Under The Bridge (Red Hot Chili Peppers, Blood Sugar Sex Magik, 1991)

Many people do not realize that RHCP’s most underrated song, Under The Bridge, is the group’s most commercially successful.

It has a slow tempo that makes it sound like a classic slow rock piece, although music experts classify it as alternative rock.

Under The Bridge served as RHCP’s entry pass to the mainstream music scene, landing at the second spot of the Billboard Mainstream Rock Chart and topping the charts in five other countries.

 

Enter Sandman (Metallica, Metallica, 1991)

Most rock songs rely on the lead guitar to drive the piece, except Enter Sandman.

This heavy metal classic trusts Jason Newsted to deliver a powerful bassline right from the first note.

As James Hetfield begins belting his vocals with Kirk Hammett on the lead, you have a song that is as iconic as any other rock legend.

A Platinum-certified hit in the US, UK, Italy, and Australia, Enter Sandman remains one of Metallica’s most successful recordings.

 

Zombie (The Cranberries, No Need To Argue, 1994)

Zombie is one of the most iconic alternative rock songs of the 1990s, creating a horde of dance-crazed followers every time they hear the enthralling Zombie hook.

While this musical masterpiece is a protest song, no one is protesting about its catchy melody and upbeat rhythm.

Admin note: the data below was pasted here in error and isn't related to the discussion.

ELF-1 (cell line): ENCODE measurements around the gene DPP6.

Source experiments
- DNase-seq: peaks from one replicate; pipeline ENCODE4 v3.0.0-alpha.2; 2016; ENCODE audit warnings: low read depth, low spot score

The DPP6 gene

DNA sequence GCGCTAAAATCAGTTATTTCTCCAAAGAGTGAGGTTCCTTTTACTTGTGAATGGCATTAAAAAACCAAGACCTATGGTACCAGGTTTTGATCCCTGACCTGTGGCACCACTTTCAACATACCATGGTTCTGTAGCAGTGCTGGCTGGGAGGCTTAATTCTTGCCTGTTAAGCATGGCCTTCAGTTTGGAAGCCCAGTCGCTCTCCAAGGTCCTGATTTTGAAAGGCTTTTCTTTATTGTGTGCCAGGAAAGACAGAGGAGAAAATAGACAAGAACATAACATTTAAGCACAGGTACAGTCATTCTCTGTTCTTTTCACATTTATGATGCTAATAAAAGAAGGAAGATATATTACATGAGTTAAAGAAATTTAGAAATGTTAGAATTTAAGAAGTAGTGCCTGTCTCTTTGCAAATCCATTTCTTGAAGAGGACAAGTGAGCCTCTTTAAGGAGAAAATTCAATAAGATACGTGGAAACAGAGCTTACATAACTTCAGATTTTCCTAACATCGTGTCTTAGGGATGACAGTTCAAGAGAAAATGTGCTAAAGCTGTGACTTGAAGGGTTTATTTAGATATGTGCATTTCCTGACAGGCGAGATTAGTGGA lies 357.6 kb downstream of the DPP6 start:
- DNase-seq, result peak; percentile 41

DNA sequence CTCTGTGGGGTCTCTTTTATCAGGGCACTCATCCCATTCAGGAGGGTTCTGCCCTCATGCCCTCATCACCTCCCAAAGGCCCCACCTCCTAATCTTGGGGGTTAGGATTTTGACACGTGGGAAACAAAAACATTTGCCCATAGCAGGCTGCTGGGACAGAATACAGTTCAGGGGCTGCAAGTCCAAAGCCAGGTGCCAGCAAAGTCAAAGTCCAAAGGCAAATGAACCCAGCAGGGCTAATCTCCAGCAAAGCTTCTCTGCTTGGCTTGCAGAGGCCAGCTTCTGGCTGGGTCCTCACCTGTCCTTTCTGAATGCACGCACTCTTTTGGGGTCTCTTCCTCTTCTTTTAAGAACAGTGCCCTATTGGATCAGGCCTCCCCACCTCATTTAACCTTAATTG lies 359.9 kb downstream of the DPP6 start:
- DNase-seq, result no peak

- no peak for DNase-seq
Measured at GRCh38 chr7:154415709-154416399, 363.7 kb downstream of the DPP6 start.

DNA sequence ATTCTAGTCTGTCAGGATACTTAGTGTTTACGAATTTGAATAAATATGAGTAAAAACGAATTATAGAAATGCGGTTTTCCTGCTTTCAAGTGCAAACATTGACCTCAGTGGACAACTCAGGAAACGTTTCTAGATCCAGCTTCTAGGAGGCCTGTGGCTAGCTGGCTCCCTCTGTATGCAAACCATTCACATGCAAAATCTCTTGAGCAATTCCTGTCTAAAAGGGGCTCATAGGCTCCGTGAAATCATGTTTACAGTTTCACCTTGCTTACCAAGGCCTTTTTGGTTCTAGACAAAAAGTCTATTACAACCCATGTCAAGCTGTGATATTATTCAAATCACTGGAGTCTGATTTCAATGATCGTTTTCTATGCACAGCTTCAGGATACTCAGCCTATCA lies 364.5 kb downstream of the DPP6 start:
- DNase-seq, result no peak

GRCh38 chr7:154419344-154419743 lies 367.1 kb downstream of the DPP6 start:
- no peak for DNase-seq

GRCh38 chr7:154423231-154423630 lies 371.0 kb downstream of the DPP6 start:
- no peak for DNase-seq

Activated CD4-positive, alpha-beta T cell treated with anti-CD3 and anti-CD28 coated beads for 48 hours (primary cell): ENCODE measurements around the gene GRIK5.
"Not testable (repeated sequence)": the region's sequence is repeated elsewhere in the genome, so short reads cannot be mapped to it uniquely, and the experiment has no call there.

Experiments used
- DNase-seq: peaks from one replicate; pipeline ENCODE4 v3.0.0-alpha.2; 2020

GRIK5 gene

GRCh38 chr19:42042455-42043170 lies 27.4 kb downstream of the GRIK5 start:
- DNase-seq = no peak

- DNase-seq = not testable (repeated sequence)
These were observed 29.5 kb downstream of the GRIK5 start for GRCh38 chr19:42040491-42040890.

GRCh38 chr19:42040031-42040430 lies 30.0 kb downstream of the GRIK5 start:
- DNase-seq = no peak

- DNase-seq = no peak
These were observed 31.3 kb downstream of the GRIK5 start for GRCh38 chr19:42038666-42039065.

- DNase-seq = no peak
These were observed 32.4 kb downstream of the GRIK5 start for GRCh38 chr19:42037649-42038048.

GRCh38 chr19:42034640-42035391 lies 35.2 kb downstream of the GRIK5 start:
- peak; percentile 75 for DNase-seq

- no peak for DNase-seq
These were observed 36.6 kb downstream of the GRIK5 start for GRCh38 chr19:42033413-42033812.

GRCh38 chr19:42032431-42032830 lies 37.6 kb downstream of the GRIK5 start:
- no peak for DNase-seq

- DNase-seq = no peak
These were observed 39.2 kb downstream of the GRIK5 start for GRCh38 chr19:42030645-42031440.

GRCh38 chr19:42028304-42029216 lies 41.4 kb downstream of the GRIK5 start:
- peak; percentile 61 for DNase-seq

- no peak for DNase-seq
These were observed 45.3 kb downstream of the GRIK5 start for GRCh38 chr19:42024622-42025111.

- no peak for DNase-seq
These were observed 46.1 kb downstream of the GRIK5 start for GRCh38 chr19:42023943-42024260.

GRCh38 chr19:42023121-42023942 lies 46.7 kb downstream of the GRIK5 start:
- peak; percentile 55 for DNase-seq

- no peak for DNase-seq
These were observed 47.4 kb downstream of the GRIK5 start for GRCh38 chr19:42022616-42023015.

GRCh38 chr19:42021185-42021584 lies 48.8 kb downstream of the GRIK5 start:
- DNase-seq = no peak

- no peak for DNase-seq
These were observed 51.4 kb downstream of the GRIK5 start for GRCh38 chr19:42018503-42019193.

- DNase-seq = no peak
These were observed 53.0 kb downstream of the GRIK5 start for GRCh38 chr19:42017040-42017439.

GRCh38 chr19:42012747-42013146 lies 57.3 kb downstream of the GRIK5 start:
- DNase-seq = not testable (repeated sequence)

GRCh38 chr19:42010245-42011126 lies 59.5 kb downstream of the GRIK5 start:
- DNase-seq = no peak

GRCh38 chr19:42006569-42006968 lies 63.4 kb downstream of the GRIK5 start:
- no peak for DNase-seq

It may have been the subject of censure in a few countries, but there is no stopping Zombie from bagging Platinum certifications from five countries.

The song also topped the charts in Australia, Belgium, Denmark, France, Germany, Iceland, and the Billboard Alternative Airplay.

 

Smells Like Teen Spirit (Nirvana, Nevermind, 1991)

The first note of this grunge rock song is enough to let the world know why Kurt Cobain, Dave Grohl, and Krist Novoselic are the perfect bandmates of one of the planet’s most successful music groups.

The song has a heart-thumping rhythm, catchy lyrics, and a driving drumbeat, entrancing listeners to bang their heads and sway their bodies from start to finish.

Smells Like Teen Spirit earned multiple Platinum certifications from six different countries and topped the Billboard Alternative Airplay.

It also bagged the number one spot in Belgium, France, New Zealand, and Spain. 

 

Alive (Pearl Jam, Ten, 1991)

Mike McCready’s driving guitar riff is the perfect introduction to this Pearl Jam classic, earning the nod of Guitar World’s 100 most phenomenal guitar solos at the 44th position.

It peaked the Billboard Mainstream Rock Chart at the 16th slot and 18th on the Alternative Airplay while performing exceptionally in Australia, New Zealand, Belgium, the Netherlands, Ireland, and a dozen more countries.

Despite being an arena rock, Alive manages to tame the beast with its less grandiose play and without undermining its stadium-ready chorus.

 

Conclusion

Listening to the best ‘90s rock songs is a different experience from enjoying the music of the Beatles, The Rolling Stones, The Beach Boys, and The Who.

While not everyone may like these songs, they helped define the music industry in ways far beyond the imagination of the rock pioneers and legends.

Also Read: 10 Best Rock Songs of the 80’s